Total Solar Eclipse Transforms Illinois Town Into a Celestial Super Bowl
CARBONDALE, Ill. — When it comes to total solar eclipses, "X" marks the spot for this college town, and excitement is building as people gear up for what's being heralded as the "Great American Solar Eclipse."
For the first time since 1918, a total solar eclipse will sweep across the contiguous U.S. — from Oregon to South Carolina — and cities along a 70-mile-wide (113 kilometers) "path of totality" will witness the strange effect of seeing the skies go dark in the middle of the day. [Here's How to Watch the Great American Solar Eclipse Live]
For many people, today's event will be their first time witnessing a total solar eclipse.
"I've seen partial eclipses before, and that really left an impact, so I really wanted to experience a total [eclipse]," said Brian Pietrzak, who traveled to Carbondale with his wife and two young sons from Wheaton, Illinois.
Pietrzak was prepared: He and his wife started planning this trip several years ago. "We've got a family friend who basically chases eclipses, so we found out about it four or five years ago, so we were planning ahead," he told Live Science.
Carbondale has become a hub of eclipse activity because of its fortuitous placement along the eclipse's path of totality. The town will experience 2 minutes and 38 seconds of darkness during the height of the total eclipse — one of the longest phases of totality in the entire country. As such, local officials are expecting around 50,000 people to descend on the college town today. [Crossroads of the Solar Eclipse: Best Photos from Carbondale 2017]
Eric Claeys made the roughly 340-mile (550 kilometers) journey from Naperville, Illinois, to Carbondale with other members of the Naperville Astronomical Association. The club began planning for this trip a little more than two years ago, he told Live Science, and about 250 people made the pilgrimage to try to glimpse the rare celestial event.
"I've never seen a total solar eclipse," Claeys said. "I've seen partial, and the difference between total and partial is like night and day."
Depending on the weather, Claeys and his fellow club members will watch the eclipse from one of three locations: one in southern Illinois, one in Missouri or one in Tennessee.
And like Claeys, many visitors to Carbondale said witnessing today's skywatching event will fulfill a long-held wish to see a total solar eclipse in person.
"I've been interested in eclipses since I was a little kid," said Tyrus Eagle, who, together with Lillianna Blair, drove 8 hours from Ypsilanti, Michigan, to be in Carbondale. "I've never seen one and always wanted to see one."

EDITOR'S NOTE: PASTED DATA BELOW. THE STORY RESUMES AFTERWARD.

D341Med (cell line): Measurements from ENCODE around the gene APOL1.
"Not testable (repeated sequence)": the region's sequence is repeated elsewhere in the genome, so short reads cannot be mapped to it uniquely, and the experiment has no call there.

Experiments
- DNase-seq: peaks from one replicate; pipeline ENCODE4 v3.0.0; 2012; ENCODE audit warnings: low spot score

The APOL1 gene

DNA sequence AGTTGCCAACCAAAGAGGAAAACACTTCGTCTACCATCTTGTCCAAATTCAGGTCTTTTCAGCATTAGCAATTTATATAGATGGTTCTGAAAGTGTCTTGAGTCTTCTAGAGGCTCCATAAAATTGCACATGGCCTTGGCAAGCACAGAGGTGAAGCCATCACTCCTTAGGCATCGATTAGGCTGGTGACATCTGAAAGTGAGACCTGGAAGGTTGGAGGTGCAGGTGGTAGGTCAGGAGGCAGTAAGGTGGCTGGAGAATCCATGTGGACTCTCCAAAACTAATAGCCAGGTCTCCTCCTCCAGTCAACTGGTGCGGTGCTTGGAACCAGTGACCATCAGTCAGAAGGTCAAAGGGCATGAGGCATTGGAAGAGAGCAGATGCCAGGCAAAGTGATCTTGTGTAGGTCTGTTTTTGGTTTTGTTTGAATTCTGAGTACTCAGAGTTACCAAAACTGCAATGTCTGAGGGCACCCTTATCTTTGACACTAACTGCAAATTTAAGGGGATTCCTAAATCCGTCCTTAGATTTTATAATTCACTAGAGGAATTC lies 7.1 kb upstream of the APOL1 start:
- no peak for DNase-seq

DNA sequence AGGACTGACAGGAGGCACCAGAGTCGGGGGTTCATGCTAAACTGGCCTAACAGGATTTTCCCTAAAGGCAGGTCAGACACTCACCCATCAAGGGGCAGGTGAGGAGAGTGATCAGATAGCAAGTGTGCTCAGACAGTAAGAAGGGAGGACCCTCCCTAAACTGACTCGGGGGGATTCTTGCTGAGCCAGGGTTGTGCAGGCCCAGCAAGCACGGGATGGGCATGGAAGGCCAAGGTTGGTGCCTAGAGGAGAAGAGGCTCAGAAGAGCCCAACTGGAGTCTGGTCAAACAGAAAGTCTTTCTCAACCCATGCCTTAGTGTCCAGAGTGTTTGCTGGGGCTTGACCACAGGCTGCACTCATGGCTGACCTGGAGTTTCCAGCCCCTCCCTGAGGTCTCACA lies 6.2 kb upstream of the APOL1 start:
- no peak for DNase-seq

The 25-year-old said he initially planned to drive to the closest spot where he could see totality but was convinced to make the journey to southern Illinois after hearing about the various educational and outreach events being held on the campus of Southern Illinois University.
"We get to see the eclipse and learn a bunch about it, which is really neat," Eagle told Live Science.
And even though America will fall under the path of another total solar eclipse in 2024, today's event feels to some like a once-in-a-lifetime opportunity.
"I didn't think there would be many chances for me to see another full total eclipse. So I thought, 'You know, just do it now,'" said Gary Roby, an assistant professor of chemistry at College of DuPage in Naperville, Illinois, about 5 hours north of Carbondale.
Roby is planning to take some photographs during the eclipse (including an attempt to snap a photo during totality with a telephoto lens), but he said he wants to simply experience the event first and foremost.
"I'm looking forward to seeing what happens and how people react," Roby said. "I just want to open up my senses and pay attention."
And for anyone who isn't able to make it to a viewing spot along the path of totality this time around, there will be another chance in seven years. And Carbondale will once more have a chance to shine: It is the only city that will be in the path of totality in both 2017 and 2024.
"Talk about luck," Roby said. "If this goes well, then in seven years, people will remember and go: I've got to get to Carbondale."
Original article on Live Science.
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Denise Chow was the assistant managing editor at Live Science before moving to NBC News as a science reporter, where she focuses on general science and climate change. Before joining the Live Science team in 2013, she spent two years as a staff writer for Space.com, writing about rocket launches and covering NASA's final three space shuttle missions. A Canadian transplant, Denise has a bachelor's degree from the University of Toronto, and a master's degree in journalism from New York University.
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